Watershed moment as Chinese university offers Zulu as a course
A Chinese university has established a Zulu programme to enable students there to learn the language, thus strengthening ties between the two countries.
The Beijing Foreign Studies University has set up a Zulu department and is officially promoting the language as a programme offered at undergraduate level, said Mthuli Buthelezi, one of the academics involved in the initiative.
Buthelezi said the establishment of the first Zulu-Chinese textbook and dictionary would contribute to the development of the South African language.
"The Zulu textbook is intended for the Chinese students who are learning Zulu as an additional language. The textbook can also be used by Zulu-speaking students who are learning Chinese.
"The textbook comprises sections of grammar, vocabulary and sections on texts," Buthelezi said, adding that the latter appeared in narrative and dialogue formats.
"The vocabulary section is a word list that shows the categorisation, the noun classes and the definition of words. The texts are written in a relatively 'simpler language' and they are a reflection of the grammar points of each unit of the textbook."
The dictionary is intended to help Chinese students who are learning Zulu as an additional language.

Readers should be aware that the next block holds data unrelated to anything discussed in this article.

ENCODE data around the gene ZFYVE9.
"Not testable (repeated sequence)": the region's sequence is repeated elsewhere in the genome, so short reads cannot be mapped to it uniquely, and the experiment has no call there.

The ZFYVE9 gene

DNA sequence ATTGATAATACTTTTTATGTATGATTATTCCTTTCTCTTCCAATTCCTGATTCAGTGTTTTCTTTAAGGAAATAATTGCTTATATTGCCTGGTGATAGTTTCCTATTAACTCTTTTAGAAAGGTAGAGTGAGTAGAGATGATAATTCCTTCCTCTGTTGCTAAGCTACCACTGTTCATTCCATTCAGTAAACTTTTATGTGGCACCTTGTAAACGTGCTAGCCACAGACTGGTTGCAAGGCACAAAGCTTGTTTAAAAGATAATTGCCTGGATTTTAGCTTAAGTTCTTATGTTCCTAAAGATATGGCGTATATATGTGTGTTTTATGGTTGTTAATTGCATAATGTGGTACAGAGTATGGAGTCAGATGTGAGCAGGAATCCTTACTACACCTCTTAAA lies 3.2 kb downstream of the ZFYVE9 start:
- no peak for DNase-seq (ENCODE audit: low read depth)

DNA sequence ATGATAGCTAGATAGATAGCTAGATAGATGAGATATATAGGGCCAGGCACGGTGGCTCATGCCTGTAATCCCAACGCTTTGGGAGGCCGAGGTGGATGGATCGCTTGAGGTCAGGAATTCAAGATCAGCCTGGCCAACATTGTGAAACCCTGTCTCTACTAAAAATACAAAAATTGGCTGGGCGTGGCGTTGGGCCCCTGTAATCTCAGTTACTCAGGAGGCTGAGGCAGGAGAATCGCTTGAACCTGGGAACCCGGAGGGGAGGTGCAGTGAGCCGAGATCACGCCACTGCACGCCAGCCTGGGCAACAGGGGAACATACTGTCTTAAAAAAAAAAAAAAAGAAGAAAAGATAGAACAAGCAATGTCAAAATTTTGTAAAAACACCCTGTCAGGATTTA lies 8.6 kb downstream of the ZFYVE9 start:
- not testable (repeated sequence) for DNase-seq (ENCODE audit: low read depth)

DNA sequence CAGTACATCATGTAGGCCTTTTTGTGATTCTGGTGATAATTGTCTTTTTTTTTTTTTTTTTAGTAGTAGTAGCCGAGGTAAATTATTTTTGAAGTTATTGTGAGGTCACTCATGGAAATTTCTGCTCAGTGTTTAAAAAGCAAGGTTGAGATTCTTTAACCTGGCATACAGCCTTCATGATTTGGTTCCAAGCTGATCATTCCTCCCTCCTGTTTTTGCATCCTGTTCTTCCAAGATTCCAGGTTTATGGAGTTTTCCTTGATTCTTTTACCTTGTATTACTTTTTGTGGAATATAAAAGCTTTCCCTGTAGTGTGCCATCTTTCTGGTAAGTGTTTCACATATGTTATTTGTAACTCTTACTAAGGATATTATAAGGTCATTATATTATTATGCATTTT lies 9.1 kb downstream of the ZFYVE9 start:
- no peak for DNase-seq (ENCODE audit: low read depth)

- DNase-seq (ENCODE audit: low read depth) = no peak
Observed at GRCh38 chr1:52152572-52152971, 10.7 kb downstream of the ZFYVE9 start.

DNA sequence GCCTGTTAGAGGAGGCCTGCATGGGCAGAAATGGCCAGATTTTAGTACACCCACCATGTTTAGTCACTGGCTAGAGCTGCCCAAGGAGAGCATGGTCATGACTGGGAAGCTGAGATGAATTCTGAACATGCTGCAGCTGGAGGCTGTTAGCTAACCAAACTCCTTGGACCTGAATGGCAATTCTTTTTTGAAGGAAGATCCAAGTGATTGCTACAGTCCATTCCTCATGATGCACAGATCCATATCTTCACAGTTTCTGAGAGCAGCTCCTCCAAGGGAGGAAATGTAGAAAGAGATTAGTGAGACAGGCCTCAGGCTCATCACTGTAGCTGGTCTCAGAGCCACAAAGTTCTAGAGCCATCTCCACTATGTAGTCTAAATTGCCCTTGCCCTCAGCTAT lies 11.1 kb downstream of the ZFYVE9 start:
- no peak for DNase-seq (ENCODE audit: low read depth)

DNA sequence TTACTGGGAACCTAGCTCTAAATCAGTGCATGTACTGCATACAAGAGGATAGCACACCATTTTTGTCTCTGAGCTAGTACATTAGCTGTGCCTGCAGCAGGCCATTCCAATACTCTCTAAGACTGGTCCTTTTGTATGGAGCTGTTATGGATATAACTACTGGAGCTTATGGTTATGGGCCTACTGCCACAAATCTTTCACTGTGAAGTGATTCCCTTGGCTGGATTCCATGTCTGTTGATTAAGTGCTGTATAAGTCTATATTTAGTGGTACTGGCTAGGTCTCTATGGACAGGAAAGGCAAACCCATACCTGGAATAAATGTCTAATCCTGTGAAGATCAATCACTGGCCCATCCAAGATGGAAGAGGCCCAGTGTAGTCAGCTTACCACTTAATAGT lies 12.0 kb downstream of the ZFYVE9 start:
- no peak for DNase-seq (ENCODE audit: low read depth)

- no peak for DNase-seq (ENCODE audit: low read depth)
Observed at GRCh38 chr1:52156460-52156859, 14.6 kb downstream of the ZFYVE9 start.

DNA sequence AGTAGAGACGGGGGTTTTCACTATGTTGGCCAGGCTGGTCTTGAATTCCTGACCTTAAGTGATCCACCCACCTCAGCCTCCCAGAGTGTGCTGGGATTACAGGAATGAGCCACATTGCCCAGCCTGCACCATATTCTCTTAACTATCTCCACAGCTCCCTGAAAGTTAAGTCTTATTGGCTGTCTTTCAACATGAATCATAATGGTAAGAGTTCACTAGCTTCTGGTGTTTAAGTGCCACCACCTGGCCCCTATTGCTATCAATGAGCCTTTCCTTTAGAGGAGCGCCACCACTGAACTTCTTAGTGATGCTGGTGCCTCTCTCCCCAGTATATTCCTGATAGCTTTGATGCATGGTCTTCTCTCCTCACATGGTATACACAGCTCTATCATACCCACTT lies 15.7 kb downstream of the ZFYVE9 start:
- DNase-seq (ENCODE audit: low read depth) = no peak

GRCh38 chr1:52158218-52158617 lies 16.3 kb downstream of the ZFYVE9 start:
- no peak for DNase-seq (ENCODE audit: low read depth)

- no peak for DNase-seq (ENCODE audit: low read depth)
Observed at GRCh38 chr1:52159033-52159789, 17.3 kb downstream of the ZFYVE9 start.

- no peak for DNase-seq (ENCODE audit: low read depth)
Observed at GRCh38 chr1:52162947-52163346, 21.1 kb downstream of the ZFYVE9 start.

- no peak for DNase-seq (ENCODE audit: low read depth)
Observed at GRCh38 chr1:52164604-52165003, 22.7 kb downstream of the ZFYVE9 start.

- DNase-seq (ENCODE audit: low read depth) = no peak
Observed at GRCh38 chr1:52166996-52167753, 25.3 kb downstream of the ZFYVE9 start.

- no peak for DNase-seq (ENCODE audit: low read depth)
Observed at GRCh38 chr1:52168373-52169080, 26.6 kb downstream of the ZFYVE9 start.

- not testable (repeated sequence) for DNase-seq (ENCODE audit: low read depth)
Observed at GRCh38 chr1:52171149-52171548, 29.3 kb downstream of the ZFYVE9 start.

"This dictionary can also be used by Zulu-speaking students who are learning Chinese. The dictionary is written in Zulu, English and Mandarin.
"The Zulu words and their definitions appear with their direct Chinese translation equivalents. The dictionary is primarily characterised by the inclusion of modern Zulu words used in society, their language classification [verb, noun or adjective] and their meaning.
"The development of Zulu in China is a watershed moment. This development is the preservation of the language and this also strengthens diplomatic relations," Buthelezi said.
"The communication and the exchange of language are the communication and exchange of both culture and education. The exchange of language will not only spawn the expansion of Zulu, but will also foster healthy relations between China and South Africa," he said.
Over the past few years, SA has opened up to teaching other foreign languages in public and private schools.
In 2015, the department of basic education approved the teaching of Mandarin as part of the school curriculum, offering pupils the opportunity to learn it as an official school subject. This was offered in grades 4 to 12 as a second-language option.